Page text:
As a final campaigning word, Steve Martin says to the people of Springfield, "If you want an experienced public servant, vote for me. But if you want to believe a bunch of crazy promises about garbagemen cleaning your gutters and waxing your car then by all means vote for this sleazy lunatic." Cut to -

Of course, Homer's plans are completely unsustainable and burns through a $4.6m dollar budget in a month. His only option is to go through some terribly morally wrong decisions in order to

When I was at school, and to this day, the history and tragedy of World War I is often illustrated by the final episode of Blackadder to provide a funny and engaging hook for students. I have a feeling this Simpsons episode could be used in a couple of decades to explain just what the fuck happened in Britain in 2016.

I'm at a loss to explain the result of the referendum. The only good things that made me feel better on Thursday morning was that the lead was tiny, and that my Facebook feed was filled with concerned, intelligent, lovely people that confirmed great people were still out there, and I knew a terrific selection of them <3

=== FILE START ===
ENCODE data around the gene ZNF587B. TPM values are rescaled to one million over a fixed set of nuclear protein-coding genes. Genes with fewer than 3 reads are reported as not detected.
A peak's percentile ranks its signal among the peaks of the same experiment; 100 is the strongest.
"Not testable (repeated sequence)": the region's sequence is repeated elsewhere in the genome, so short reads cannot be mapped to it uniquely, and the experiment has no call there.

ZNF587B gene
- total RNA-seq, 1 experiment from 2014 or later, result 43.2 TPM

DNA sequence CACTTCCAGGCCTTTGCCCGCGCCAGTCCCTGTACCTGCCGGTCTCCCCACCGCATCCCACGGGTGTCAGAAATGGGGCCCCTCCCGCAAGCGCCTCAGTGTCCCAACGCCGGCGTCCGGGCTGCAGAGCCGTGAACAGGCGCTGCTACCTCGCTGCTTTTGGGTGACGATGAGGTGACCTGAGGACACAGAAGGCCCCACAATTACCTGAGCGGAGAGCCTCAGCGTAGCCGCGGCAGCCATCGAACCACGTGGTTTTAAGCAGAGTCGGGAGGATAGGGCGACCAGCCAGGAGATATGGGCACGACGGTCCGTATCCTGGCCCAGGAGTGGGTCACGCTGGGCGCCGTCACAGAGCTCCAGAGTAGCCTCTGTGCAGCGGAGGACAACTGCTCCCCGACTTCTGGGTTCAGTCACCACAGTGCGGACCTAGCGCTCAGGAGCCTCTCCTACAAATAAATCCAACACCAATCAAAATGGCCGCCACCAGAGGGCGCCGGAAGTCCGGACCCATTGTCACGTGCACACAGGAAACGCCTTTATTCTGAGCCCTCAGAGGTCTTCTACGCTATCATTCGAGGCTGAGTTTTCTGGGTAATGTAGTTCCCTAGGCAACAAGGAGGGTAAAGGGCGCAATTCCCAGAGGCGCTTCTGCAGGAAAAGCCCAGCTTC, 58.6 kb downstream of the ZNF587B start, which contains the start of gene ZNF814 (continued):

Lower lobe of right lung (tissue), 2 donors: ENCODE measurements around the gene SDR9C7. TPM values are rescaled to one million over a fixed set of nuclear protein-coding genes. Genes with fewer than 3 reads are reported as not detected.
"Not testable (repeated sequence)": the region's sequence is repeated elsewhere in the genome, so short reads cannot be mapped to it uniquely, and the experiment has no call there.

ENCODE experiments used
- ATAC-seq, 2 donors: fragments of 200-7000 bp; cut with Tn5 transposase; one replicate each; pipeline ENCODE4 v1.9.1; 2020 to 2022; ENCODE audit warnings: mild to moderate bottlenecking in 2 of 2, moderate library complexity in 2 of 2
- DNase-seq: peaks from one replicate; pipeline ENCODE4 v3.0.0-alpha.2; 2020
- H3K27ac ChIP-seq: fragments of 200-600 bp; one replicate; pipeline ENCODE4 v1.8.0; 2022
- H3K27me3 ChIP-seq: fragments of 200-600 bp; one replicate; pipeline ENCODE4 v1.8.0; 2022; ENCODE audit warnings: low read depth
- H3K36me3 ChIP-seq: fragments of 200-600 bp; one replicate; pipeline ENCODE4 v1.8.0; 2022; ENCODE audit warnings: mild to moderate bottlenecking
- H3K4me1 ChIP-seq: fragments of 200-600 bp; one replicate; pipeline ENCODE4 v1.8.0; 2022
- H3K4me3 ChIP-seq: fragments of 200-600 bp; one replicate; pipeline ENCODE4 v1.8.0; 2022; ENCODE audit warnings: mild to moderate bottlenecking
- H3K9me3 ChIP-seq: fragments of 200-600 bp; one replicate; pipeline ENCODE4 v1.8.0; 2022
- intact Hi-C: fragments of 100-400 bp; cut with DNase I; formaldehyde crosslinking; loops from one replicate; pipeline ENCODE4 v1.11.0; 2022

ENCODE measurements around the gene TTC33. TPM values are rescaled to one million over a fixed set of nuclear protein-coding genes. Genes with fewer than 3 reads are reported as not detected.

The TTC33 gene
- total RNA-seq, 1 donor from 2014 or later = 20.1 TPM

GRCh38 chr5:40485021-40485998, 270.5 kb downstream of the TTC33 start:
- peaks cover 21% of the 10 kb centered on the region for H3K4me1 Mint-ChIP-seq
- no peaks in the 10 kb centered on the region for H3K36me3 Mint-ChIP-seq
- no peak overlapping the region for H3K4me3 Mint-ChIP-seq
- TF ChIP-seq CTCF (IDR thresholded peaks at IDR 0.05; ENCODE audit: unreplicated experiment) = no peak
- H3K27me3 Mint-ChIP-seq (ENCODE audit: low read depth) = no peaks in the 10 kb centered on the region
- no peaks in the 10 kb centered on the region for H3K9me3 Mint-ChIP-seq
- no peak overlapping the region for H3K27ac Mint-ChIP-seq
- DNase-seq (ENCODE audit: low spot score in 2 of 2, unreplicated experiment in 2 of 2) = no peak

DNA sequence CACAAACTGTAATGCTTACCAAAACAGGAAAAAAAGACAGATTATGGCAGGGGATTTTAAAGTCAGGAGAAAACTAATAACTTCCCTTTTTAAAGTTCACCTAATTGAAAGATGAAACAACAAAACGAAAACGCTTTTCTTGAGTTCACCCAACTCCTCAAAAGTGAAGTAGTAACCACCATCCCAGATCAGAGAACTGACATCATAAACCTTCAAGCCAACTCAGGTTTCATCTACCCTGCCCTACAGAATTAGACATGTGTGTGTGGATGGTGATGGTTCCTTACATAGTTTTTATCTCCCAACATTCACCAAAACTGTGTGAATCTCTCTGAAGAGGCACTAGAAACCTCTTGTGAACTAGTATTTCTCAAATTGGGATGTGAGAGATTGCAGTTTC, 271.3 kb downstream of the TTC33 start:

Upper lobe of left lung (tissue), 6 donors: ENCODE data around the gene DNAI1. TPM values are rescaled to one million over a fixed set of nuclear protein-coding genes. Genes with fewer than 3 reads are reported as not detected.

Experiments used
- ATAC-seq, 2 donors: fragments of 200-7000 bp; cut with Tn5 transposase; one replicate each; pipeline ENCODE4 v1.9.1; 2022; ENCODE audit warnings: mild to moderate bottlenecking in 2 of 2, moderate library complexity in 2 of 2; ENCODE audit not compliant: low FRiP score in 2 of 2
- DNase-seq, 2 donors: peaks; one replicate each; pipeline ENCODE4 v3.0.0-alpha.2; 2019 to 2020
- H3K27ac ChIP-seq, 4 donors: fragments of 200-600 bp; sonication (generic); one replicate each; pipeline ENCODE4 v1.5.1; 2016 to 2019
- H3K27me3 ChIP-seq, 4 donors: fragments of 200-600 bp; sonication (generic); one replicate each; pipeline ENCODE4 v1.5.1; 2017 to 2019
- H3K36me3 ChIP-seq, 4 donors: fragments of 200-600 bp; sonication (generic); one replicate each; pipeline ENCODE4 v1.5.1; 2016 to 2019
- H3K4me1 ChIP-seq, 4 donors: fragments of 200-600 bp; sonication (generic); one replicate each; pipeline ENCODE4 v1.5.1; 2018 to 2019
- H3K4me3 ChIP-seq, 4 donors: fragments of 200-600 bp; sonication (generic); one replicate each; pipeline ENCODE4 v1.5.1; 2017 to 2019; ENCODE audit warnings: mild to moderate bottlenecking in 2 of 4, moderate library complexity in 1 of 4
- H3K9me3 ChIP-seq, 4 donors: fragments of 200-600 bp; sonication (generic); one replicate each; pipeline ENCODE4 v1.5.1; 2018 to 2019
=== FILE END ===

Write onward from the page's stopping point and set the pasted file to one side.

But what I feel bleak about is how let down everyone is going to be. The immigration issue is not one I consider an issue, but I know it was for a lot of people. However, already Leave campaigners have said there wouldn't be a material change to numbers coming in. They heavily suggested the money we end up not sending to the EU could be spent on the NHS. It baffles me that anyone bought that Tories like Boris Johnson, Ian Duncan Smith and Nigel Farage would be in any way interested in spending money on a public service, but they did, and this has now been shot down by Duncan Smith. It was sold on the fact that we were world's 5th strongest economy, and before lunchtime on Friday we were already 6th, letting France nudge ahead. Who knows how far we'll fall when we actually start the process of leaving (a process no-one actually seems to want to start, perhaps because although the majority of the people in the country want out, the majority of polticians think it would be a Bloody Stupid Thing to do, which must include Boris Johnson; I can't imagine that a former Mayor of London would really think this was the way forward, given how much that city depends on it's EU Passport and international links)